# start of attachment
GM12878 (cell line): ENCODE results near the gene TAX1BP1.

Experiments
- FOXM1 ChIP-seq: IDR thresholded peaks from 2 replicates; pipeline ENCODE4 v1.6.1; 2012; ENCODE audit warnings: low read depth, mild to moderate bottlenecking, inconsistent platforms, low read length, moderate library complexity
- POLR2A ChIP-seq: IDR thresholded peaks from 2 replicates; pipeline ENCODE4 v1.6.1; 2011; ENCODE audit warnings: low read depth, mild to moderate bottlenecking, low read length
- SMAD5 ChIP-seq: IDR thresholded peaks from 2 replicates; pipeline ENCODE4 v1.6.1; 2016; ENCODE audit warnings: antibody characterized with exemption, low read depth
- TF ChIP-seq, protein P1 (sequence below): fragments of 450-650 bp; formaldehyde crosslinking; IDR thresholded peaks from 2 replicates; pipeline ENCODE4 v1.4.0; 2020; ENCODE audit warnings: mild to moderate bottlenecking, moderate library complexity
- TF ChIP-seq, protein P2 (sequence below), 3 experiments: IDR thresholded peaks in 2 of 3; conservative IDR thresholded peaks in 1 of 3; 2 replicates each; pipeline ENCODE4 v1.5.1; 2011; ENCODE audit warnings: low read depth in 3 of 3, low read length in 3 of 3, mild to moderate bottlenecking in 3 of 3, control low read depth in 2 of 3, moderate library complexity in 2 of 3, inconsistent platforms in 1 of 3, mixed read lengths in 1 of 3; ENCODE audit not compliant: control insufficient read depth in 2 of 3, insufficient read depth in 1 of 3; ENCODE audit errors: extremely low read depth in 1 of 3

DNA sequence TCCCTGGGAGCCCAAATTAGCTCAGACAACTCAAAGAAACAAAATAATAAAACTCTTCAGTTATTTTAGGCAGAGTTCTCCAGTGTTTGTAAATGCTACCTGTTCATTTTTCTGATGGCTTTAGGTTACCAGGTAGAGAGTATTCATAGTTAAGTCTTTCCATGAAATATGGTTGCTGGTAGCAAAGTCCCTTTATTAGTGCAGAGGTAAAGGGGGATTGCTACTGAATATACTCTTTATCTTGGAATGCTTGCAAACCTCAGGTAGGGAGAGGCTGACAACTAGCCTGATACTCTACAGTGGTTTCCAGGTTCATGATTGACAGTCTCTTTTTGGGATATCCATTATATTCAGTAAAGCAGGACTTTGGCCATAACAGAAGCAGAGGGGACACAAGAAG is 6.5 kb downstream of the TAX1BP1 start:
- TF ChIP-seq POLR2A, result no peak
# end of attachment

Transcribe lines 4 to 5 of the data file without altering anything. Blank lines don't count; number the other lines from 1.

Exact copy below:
- POLR2A ChIP-seq: IDR thresholded peaks from 2 replicates; pipeline ENCODE4 v1.6.1; 2011; ENCODE audit warnings: low read depth, mild to moderate bottlenecking, low read length
- SMAD5 ChIP-seq: IDR thresholded peaks from 2 replicates; pipeline ENCODE4 v1.6.1; 2016; ENCODE audit warnings: antibody characterized with exemption, low read depth